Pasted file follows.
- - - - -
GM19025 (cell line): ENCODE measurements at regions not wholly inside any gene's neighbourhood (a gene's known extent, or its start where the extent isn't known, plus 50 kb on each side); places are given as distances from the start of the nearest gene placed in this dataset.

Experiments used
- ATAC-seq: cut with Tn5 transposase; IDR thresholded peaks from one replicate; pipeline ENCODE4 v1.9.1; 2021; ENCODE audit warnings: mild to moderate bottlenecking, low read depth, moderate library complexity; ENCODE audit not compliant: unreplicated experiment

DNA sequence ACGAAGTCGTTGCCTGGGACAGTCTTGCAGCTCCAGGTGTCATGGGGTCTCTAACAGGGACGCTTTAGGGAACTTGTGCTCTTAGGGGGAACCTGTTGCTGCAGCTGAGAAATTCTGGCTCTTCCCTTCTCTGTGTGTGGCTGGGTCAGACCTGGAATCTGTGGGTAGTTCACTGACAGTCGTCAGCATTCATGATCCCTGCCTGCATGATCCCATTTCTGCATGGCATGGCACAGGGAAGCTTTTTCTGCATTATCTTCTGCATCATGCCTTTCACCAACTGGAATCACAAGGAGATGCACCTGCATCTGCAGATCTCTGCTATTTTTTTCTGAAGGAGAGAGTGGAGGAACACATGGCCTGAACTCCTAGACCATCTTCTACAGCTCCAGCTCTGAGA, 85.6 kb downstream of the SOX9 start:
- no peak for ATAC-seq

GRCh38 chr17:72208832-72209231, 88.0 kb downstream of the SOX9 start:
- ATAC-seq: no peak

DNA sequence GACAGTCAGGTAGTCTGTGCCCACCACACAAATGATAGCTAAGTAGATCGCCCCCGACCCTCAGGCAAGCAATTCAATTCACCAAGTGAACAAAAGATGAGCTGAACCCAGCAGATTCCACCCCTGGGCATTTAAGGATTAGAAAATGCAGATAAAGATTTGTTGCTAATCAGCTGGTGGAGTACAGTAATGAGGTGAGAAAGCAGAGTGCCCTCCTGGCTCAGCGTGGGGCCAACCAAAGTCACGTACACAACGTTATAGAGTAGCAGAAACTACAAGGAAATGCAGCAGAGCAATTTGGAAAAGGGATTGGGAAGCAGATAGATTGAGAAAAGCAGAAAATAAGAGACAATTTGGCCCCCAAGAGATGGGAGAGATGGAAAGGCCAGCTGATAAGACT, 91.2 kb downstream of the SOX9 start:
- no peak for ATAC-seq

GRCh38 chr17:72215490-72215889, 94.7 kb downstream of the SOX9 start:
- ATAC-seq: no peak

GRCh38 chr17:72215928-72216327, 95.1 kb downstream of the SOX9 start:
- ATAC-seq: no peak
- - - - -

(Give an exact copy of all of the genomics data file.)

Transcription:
GM19025 (cell line): ENCODE measurements at regions not wholly inside any gene's neighbourhood (a gene's known extent, or its start where the extent isn't known, plus 50 kb on each side); places are given as distances from the start of the nearest gene placed in this dataset.

Experiments used
- ATAC-seq: cut with Tn5 transposase; IDR thresholded peaks from one replicate; pipeline ENCODE4 v1.9.1; 2021; ENCODE audit warnings: mild to moderate bottlenecking, low read depth, moderate library complexity; ENCODE audit not compliant: unreplicated experiment

DNA sequence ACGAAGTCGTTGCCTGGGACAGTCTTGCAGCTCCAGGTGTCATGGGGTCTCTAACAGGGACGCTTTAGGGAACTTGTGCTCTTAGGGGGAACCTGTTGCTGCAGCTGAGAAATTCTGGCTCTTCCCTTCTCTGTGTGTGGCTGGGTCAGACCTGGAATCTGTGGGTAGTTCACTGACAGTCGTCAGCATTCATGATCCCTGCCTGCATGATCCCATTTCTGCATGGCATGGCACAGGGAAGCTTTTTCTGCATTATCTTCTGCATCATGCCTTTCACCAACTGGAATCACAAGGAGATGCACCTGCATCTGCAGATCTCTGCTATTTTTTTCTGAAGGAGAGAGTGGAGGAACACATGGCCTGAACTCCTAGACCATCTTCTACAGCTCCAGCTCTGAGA, 85.6 kb downstream of the SOX9 start:
- no peak for ATAC-seq

GRCh38 chr17:72208832-72209231, 88.0 kb downstream of the SOX9 start:
- ATAC-seq: no peak

DNA sequence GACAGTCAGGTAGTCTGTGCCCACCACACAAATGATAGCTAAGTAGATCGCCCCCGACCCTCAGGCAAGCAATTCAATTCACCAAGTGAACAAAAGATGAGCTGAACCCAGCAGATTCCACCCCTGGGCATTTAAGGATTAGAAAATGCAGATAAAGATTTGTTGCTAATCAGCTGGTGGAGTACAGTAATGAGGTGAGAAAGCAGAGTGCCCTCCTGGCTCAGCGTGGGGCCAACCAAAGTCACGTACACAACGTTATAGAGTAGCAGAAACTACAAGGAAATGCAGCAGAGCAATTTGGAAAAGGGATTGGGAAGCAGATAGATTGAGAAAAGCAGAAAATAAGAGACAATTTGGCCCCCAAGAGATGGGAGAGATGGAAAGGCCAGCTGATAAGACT, 91.2 kb downstream of the SOX9 start:
- no peak for ATAC-seq

GRCh38 chr17:72215490-72215889, 94.7 kb downstream of the SOX9 start:
- ATAC-seq: no peak

GRCh38 chr17:72215928-72216327, 95.1 kb downstream of the SOX9 start:
- ATAC-seq: no peak